Tag Archives: Bonfire Night

Halloween Headache

The witching hour is upon us once again – for some a source of great fun, for others something to be dreaded. I think you probably either love or hate Halloween! What comes to your mind when you think about this time of year? The clocks going back, gathering round a bonfire or going to a fireworks display, children dressed up in a vast array of Halloween outfits? As a child I remember going down to the local fireworks display, bundled up in hat, scarf and gloves.

I don’t remember anything much going on for Halloween. That has definitely increased in recent years. There is a spike in anti-social behaviour over the two events of Halloween and Bonfire Night. Police officers know it and increase their patrols. Some areas run special Operations to target anti-social behaviour over these two weekends.

It can be a time of deep fear for some people, especially the most vulnerable. The elderly, people with disabilities or suffering ill health (physical or mental) may find the modern-day celebrations of Halloween scary or threatening. Misuse of fireworks is dangerous and can be frightening.

Victims of persistent anti-social behaviour are already struggling to cope with the effects of noise or harassment, or environmental ASB. Some will use Halloween and Bonfire Night as an excuse to make their lives even more unbearable. Others may not realise the harm and distress they are causing and that Halloween and Bonfire Night antics may push their neighbour’s over the edge in what they can cope with.

To those taking part in Halloween and Bonfire Night activities:

Remember they are not an excuse to make a nuisance of yourself nor get into trouble with the law. Respect the fact some of your neighbours may not want to join in the fun. Be considerate of them, for example many young children and pets are very scared of bangs, elderly people may be terrified of opening the door to a stranger in the dark.

To those who do not like getting involved:

Prepare for the events so that you are not caught off-guard. Respect those who wish to celebrate Halloween and Bonfire Night and know how you will respond. Be tolerant of a bit of noise – it is only once a year after all. If you feel scared, have a look at our tips for coping with that.

HOWEVER, if things get out of hand, and especially if you are already a victim of persistent anti-social behaviour and this is the final straw, or you are being targeted and harassed, please please report it to the authorities. They can only act if they know about the problem. Act Now! Don’t suffer in silence. The police are on high alert awaiting your call.

Tolerate Respect

A helpful poster I saw recently at Leicestershire Police Headquarters highlighted these two words when looking at anti-social behaviour – Tolerate (in this particular poster above the photo of an elderly person); Respect (above the young boy). At this time of year where incidents of anti-social behaviour traditionally increase thanks to Halloween and Bonfire Night, I think Tolerate Respect frames the debate nicely.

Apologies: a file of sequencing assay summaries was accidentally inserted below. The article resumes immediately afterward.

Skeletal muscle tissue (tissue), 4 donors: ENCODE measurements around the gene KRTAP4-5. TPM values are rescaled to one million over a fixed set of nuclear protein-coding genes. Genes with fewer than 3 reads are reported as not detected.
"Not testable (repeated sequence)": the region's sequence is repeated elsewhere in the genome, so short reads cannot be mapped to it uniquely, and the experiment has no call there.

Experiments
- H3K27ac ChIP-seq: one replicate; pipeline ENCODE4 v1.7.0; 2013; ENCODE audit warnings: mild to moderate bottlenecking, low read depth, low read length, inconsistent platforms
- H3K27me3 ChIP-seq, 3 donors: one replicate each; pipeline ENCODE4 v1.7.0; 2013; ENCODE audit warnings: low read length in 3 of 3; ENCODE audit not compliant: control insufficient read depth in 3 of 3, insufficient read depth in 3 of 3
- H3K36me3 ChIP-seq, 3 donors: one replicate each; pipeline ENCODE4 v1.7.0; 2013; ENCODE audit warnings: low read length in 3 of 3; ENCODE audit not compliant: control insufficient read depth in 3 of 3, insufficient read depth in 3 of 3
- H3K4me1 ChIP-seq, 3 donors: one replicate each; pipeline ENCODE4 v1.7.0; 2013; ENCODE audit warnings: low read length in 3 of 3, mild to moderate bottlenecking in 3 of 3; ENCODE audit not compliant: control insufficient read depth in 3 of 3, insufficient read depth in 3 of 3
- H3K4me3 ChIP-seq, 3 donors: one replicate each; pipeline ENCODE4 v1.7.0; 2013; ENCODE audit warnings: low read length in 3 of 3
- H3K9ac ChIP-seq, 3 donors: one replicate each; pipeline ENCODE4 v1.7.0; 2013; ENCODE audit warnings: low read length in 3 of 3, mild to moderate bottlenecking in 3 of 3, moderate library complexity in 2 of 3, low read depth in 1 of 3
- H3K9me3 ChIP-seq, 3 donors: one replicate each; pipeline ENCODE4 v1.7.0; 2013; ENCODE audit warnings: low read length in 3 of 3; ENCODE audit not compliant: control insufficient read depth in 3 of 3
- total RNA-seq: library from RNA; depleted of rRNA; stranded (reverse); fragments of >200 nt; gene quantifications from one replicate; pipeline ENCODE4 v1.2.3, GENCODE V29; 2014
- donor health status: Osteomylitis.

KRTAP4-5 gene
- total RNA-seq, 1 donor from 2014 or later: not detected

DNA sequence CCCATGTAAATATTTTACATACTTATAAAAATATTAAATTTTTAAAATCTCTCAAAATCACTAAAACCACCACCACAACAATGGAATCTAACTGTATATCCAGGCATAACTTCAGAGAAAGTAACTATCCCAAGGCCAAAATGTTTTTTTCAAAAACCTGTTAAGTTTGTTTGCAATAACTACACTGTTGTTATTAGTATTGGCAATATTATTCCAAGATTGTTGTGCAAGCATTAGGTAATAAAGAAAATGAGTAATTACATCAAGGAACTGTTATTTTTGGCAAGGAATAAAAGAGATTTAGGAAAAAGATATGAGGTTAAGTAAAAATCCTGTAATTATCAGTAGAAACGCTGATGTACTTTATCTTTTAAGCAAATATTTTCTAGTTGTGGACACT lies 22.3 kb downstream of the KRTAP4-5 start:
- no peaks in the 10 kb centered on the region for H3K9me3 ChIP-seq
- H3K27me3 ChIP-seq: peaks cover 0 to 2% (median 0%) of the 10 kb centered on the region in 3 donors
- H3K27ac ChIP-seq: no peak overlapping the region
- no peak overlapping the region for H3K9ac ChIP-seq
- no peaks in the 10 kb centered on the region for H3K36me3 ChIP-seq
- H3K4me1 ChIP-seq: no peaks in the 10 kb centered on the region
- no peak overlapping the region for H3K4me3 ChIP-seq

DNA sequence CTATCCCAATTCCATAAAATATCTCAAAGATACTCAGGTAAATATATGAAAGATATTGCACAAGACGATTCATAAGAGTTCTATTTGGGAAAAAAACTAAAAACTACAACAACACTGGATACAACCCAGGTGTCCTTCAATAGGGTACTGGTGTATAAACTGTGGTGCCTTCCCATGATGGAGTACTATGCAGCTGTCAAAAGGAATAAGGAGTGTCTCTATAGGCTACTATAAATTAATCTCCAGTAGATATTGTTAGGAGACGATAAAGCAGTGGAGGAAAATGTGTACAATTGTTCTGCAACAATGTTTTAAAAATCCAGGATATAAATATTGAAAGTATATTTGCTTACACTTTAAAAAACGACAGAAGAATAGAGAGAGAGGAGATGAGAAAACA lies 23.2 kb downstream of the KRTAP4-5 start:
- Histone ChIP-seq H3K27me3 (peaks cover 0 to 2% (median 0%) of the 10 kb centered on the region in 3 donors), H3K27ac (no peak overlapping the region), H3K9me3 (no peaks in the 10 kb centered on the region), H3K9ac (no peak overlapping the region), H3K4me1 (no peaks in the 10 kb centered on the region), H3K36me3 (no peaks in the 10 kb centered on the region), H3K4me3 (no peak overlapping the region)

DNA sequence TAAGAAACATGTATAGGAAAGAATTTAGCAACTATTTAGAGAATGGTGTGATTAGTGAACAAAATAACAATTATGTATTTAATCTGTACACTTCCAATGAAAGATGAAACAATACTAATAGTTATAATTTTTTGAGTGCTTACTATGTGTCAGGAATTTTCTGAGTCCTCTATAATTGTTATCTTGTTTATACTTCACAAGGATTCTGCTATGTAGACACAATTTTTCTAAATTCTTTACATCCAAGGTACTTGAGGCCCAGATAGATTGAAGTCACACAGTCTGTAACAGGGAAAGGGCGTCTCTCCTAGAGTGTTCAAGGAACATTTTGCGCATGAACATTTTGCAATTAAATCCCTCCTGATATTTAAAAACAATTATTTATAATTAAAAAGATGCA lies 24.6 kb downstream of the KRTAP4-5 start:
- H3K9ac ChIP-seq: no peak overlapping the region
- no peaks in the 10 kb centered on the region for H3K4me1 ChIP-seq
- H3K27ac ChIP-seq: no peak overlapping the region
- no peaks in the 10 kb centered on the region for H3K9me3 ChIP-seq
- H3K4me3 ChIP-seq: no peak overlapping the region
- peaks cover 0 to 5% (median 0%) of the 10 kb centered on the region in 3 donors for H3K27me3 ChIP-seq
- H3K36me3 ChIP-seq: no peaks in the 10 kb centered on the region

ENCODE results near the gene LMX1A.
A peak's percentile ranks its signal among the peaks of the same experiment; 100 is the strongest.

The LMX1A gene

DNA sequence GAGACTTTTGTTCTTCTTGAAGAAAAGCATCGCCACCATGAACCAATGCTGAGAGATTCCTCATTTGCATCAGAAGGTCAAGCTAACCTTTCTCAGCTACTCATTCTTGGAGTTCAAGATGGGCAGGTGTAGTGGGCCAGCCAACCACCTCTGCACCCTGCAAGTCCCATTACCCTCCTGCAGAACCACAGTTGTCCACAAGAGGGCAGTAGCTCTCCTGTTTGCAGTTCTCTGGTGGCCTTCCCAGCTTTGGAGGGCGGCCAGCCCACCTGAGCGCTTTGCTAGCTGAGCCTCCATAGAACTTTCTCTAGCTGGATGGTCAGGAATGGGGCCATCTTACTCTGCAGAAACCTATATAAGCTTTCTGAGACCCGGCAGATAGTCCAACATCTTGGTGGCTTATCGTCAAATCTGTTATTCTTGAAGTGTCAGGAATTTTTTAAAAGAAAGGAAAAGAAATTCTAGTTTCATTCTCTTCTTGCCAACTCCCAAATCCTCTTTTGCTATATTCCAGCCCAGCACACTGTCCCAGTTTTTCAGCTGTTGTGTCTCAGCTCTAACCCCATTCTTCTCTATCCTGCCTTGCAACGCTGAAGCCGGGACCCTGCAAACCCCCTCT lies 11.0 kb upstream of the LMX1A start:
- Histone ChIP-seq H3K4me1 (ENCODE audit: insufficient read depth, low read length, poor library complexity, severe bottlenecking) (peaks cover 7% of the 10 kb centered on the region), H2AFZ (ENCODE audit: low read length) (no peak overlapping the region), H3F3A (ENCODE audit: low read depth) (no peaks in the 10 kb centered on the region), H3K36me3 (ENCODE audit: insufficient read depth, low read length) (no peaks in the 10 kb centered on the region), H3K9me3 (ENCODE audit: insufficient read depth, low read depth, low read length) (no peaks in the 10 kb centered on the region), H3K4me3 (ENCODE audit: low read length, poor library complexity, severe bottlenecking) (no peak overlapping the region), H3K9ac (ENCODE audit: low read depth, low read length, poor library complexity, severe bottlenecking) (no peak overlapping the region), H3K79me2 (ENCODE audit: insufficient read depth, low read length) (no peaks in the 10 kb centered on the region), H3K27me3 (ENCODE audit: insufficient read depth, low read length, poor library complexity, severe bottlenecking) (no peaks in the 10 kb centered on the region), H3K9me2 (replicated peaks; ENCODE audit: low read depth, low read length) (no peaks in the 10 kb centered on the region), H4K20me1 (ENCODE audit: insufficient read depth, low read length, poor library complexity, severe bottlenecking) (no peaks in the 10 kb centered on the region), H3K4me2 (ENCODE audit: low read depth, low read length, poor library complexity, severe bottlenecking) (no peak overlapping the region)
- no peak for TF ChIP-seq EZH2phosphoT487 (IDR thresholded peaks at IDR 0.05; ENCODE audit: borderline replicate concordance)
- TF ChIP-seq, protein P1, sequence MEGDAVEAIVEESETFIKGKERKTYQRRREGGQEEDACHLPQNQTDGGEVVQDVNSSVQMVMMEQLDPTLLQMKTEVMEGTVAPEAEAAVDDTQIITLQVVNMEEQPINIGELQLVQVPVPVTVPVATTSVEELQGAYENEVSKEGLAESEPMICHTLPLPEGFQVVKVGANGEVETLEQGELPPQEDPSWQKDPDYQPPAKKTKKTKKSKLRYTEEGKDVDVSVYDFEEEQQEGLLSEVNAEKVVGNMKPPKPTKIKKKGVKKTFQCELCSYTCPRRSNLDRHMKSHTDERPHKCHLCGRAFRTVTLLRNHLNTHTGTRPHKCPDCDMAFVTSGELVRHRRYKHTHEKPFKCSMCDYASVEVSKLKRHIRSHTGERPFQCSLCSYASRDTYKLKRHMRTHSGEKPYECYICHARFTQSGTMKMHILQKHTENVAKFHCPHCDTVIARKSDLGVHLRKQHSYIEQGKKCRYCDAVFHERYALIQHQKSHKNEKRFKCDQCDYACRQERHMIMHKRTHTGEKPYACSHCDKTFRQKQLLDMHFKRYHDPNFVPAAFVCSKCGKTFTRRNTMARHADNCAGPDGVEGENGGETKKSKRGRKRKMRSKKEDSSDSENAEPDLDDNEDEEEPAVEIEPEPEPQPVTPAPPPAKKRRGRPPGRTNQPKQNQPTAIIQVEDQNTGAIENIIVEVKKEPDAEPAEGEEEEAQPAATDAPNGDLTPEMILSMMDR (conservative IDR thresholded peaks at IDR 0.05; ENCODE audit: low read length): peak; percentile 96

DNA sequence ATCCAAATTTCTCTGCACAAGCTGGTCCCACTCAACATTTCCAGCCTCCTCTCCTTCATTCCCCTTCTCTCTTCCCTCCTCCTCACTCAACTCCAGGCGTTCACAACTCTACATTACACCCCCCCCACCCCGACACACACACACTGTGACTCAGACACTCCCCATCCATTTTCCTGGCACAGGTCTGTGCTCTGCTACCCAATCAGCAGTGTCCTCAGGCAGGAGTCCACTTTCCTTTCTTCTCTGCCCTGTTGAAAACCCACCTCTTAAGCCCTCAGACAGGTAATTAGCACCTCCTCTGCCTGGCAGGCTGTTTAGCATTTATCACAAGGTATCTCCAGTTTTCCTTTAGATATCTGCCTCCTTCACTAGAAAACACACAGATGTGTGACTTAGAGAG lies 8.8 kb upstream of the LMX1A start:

Earlier this year some research was published by the University of Cambridge entitled Generation Blame revealing an important disconnect in the interpretations of anti-social behaviour of adults and young people. Of particular note is the high percentage of adults who considered young people’s presence in public places as ASB regardless of their behaviour.

Having a bit of fun at Halloween, making some noise on the way to and from a fireworks display for Bonfire Night, is more often than not, harmless behaviour. We would not want people, especially young people, to choose to never spend time outdoors for fear they would be branded anti-social. It would make for eerily quiet streets. When looking at what constitutes anti-social behaviour we are careful to remind people to be reasonable.


Yet, there is an important flip side to this. It is easy for harmless behaviour to cross a line and become intimidating, and cause harassment, alarm, distress, a nuisance. Those out having fun need to remember to do so within the constraints of the law and not use it as an excuse to act in an inappropriate manner. When this happens against people who already feel intimidated by the individuals in question, the situation can bring real misery.

Whatever our personal opinions of Halloween or Bonfire Night, the police and other agencies are on the alert to make sure those who enjoy these occasions do so in an appropriate way and that anti-social behaviour is dealt with swiftly. The new anti-social behaviour legislation has been designed to put victims first and protect them from those who will use any excuse to cause problems – this is as true at this time of year as any other.